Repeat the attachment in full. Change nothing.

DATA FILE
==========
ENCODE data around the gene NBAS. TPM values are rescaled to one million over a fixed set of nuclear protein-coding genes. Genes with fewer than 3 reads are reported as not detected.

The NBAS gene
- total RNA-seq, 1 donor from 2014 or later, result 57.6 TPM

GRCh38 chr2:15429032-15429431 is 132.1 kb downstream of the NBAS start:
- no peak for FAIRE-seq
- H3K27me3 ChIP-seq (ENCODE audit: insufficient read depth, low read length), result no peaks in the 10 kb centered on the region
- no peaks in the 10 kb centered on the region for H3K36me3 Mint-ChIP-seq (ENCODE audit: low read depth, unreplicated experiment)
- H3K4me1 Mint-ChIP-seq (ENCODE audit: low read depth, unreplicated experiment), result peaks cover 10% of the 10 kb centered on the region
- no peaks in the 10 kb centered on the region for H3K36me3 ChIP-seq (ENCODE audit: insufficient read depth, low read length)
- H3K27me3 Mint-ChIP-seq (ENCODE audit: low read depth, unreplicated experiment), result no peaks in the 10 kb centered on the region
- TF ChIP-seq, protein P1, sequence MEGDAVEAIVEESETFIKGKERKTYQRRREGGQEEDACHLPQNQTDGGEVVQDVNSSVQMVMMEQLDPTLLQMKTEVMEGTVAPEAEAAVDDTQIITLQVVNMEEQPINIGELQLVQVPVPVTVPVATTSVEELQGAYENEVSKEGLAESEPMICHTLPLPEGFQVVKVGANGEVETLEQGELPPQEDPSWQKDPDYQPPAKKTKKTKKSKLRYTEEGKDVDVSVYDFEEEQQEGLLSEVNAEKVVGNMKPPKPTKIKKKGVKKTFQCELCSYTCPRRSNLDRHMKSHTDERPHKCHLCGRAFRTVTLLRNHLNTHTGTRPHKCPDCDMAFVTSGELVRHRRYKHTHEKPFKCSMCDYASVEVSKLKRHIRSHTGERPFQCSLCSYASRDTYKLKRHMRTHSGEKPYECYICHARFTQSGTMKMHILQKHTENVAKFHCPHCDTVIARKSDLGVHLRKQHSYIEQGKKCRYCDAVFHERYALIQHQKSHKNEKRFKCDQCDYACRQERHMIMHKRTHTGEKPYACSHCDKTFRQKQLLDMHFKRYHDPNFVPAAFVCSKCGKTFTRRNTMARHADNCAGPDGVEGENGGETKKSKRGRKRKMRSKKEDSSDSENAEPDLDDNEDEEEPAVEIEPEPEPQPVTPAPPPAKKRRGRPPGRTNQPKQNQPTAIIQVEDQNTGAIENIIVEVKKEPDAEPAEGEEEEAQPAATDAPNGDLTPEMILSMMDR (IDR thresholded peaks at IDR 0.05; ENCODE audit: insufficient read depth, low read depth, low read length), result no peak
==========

ENCODE data around the gene NBAS. TPM values are rescaled to one million over a fixed set of nuclear protein-coding genes. Genes with fewer than 3 reads are reported as not detected.

The NBAS gene
- total RNA-seq, 1 donor from 2014 or later, result 57.6 TPM

GRCh38 chr2:15429032-15429431 is 132.1 kb downstream of the NBAS start:
- no peak for FAIRE-seq
- H3K27me3 ChIP-seq (ENCODE audit: insufficient read depth, low read length), result no peaks in the 10 kb centered on the region
- no peaks in the 10 kb centered on the region for H3K36me3 Mint-ChIP-seq (ENCODE audit: low read depth, unreplicated experiment)
- H3K4me1 Mint-ChIP-seq (ENCODE audit: low read depth, unreplicated experiment), result peaks cover 10% of the 10 kb centered on the region
- no peaks in the 10 kb centered on the region for H3K36me3 ChIP-seq (ENCODE audit: insufficient read depth, low read length)
- H3K27me3 Mint-ChIP-seq (ENCODE audit: low read depth, unreplicated experiment), result no peaks in the 10 kb centered on the region
- TF ChIP-seq, protein P1, sequence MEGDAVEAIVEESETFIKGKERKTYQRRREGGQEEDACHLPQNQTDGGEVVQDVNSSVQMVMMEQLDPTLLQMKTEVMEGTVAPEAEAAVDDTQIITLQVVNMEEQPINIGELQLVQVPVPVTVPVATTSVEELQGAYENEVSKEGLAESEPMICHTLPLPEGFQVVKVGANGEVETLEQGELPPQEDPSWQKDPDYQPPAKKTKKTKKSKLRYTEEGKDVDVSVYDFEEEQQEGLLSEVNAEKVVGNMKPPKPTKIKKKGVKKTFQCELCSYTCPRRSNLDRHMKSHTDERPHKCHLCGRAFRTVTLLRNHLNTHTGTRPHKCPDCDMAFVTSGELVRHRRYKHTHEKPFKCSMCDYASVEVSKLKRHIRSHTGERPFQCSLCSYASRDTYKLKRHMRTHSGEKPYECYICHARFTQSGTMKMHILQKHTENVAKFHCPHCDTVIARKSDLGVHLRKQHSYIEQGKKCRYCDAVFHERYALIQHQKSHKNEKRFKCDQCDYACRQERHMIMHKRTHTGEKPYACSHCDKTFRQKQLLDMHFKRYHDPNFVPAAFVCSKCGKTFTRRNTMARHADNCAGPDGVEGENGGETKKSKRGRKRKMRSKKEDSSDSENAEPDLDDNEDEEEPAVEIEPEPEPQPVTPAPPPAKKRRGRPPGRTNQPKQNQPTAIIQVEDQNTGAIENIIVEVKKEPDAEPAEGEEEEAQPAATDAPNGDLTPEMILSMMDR (IDR thresholded peaks at IDR 0.05; ENCODE audit: insufficient read depth, low read depth, low read length), result no peak